The number of twins being born in the United States is on the rise. According to the National Center for Health Statistics, mothers gave birth to multiple babies 139,816 times in the U.S. in 2005. About three percent of all births in the nation are births of twins (or more). Quadruplets, quintuplets, and sextuplets may get more attention, but 95 percent of multiple births involve twins. The rate has risen in recent decades in part because of the wider use of assisted-fertility treatments, which tend to increase a woman’s chances of delivering multiple babies. Some scientists, however, theorize that synthetic growth hormones in cows’ milk have also contributed to the rise.
The arrival of twins can be stressful for parents and grandparents, especially in families with no experience in raising and caring for two infants at the same time. Tim Wilson, 61, of York, Pa., is a grandfather of six, including identical 5-year-old twin granddaughters Hailey and Zoe. When he found out his daughter was going to have twins, he says, “I was excited but not without some stress. Now this was my little girl having not one but two babies.” To make matters more complicated, Wilson’s twin granddaughters turned out to be identical.
It’s a standard sitcom gag — identical twin boys or girls pretend to be each other, trick their parents and friends, and get into all kinds of mischief. While it’s a funny concept, in real life becoming the grandparent of identical twins can be trying, although fewer than one set of twins in 200 is identical and identical triplets are even rarer. If, like the Wilsons, you’re about to welcome identical twins into your family, don’t worry. Deborah Wilson, 61, confessed that she fretted about mixing up the twins throughout her daughter’s pregnancy. But once Hailey and Zoe arrived, she says, “I could see a difference in their eyes right from that first moment.” It also helps that, although identical twins look alike, they often vary in size even as infants.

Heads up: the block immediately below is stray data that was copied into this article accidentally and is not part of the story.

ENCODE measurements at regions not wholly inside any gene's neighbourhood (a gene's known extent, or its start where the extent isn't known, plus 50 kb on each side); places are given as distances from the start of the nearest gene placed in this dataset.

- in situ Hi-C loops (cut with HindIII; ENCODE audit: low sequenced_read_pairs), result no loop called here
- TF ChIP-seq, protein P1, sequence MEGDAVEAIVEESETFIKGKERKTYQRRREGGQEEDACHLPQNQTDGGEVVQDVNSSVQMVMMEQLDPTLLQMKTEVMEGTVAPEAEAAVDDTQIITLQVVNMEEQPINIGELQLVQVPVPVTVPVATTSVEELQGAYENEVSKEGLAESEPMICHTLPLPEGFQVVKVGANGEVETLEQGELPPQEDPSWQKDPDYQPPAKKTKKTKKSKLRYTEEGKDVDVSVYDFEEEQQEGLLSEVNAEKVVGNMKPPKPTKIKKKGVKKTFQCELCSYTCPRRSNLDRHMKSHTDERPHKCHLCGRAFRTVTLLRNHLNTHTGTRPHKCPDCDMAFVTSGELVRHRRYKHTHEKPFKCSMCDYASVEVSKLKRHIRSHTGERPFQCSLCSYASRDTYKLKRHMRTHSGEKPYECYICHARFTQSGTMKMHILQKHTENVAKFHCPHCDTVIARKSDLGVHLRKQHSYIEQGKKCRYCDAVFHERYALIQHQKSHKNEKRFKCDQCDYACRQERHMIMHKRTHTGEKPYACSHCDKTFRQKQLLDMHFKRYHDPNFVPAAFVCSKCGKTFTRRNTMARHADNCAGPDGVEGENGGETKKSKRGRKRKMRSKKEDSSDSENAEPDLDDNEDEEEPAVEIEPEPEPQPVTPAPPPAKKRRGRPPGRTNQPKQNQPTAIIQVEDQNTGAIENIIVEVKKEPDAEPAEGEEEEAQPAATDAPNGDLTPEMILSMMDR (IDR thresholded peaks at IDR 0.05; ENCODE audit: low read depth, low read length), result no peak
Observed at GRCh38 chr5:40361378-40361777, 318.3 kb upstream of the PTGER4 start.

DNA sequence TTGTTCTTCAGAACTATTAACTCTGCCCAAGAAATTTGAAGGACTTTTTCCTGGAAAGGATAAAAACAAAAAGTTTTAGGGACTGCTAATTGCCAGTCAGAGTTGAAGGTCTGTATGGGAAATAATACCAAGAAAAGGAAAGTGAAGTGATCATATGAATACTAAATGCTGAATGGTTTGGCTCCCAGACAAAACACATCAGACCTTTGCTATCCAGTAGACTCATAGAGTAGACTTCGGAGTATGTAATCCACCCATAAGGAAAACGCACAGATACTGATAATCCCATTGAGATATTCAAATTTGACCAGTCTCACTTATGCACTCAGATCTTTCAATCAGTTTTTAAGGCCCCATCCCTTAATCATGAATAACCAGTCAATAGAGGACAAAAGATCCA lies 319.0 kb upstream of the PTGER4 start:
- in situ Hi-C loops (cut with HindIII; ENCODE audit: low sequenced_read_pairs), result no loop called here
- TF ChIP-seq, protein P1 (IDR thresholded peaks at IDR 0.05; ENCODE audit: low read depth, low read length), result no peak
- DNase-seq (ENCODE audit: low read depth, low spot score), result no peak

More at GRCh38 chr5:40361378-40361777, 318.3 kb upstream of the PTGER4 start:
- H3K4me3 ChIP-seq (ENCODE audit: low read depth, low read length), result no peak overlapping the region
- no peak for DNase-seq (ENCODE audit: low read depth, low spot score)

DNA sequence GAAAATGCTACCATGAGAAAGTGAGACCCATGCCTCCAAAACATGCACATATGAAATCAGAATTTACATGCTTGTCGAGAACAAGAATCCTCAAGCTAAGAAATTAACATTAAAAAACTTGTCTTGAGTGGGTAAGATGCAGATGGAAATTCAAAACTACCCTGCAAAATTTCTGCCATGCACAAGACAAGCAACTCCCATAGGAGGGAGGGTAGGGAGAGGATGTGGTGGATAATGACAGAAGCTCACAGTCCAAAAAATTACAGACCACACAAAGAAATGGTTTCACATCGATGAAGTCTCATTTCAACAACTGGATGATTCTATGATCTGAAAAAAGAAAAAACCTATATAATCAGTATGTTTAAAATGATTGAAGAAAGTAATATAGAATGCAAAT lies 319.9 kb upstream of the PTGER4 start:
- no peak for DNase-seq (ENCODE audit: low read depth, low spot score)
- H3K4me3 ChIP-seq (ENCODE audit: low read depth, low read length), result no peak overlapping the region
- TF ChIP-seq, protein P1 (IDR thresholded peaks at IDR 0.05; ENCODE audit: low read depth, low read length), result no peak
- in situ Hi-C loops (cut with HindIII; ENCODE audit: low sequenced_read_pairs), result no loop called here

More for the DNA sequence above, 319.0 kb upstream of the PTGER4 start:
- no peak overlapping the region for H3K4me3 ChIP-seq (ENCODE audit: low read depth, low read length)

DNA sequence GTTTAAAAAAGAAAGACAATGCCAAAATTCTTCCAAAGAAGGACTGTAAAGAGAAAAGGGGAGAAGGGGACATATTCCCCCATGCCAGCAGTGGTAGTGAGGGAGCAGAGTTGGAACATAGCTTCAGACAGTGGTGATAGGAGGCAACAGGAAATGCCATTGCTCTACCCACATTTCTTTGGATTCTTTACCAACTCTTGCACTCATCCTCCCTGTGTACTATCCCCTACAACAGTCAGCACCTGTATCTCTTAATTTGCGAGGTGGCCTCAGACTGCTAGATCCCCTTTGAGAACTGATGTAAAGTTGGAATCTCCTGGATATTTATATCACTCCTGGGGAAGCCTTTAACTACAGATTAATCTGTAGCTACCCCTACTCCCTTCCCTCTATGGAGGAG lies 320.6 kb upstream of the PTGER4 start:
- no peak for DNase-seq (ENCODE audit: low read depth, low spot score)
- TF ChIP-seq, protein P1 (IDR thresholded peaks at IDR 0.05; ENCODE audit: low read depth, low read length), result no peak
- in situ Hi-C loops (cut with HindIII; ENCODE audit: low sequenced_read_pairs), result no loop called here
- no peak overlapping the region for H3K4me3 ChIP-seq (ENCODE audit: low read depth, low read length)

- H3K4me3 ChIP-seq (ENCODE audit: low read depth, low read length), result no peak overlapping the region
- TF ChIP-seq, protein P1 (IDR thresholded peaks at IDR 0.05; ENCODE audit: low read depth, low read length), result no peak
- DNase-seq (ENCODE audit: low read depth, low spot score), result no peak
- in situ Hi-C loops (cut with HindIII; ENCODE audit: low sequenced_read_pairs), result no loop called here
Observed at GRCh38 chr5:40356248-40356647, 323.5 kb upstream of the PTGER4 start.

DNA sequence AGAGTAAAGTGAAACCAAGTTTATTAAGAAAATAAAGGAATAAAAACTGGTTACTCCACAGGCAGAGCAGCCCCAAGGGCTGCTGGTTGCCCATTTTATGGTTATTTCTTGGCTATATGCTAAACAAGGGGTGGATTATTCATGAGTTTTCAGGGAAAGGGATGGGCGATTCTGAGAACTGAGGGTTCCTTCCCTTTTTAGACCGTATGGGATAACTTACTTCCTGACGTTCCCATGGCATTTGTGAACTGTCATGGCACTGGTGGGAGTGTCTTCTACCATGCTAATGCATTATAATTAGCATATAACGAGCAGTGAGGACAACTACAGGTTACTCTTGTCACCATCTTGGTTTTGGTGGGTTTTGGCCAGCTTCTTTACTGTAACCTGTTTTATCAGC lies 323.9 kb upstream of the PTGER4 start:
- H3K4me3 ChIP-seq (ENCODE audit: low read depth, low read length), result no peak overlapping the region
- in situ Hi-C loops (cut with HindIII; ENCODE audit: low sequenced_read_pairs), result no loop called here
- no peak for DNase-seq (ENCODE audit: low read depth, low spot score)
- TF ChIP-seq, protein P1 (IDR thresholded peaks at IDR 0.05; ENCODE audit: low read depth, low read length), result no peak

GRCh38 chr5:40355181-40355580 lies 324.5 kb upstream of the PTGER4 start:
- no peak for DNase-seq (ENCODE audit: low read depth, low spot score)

“I had to work at it,” Tim Wilson says, recalling the struggles to tell his granddaughters apart when they were infants. He still occasionally calls one by the wrong name, but feels that’s less a “twin thing” than a “harried adult” thing. After all, he says, “My Dad called me by my brother’s name most of the time and he is ten years older than me!”
Life with twins
Most twins, identical or not, develop their own distinct personalities, as any siblings would. Young twins, however, often prefer to be together as much as possible, which can make finding time alone with them as individuals a challenge for grandparents. Deborah Wilson describes Hailey and Zoe as a twosome that likes to play together constantly. As the girls have gotten older, she has tried to carve out more time for one-on-one conversations with each of them to try to become closer to them as individuals.
For years, Elizabeth Eisenhart, 68, a grandmother of eight in York, Pa., experimented with giving each of her 8-year-old twin grandsons, Ethan and Evan, time alone with her. It didn’t always succeed. “It seemed hard for them, almost like a part of them was missing,” she says. Eisenhart now makes plans with the boys as a pair.
Many grandparents of twins have had similar experiences, with individual twin grandchildren feeling “apart but together.” If one of Tim Wilson’s twin granddaughters is playing a game with Grandma and the other is playing a different game with Grandpa, he says, “each is always looking out of the corner of her eye to see if what the other is doing looks like more fun.”
A two-for-one special
There are small but important things grandparents of twins do to respect their grandchildren’s individuality. The Wilsons, for example, always use their granddaughters’ names instead of calling them “the girls” or “the twins.” They also respect the girls’ very different, but equally welcome approaches to grandparent affection. “Zoe will say, ‘Grandpa, I love you,’ out of the blue,” Time Wilson says, “and Hailey will just sit on my lap out the blue just to snuggle a little.”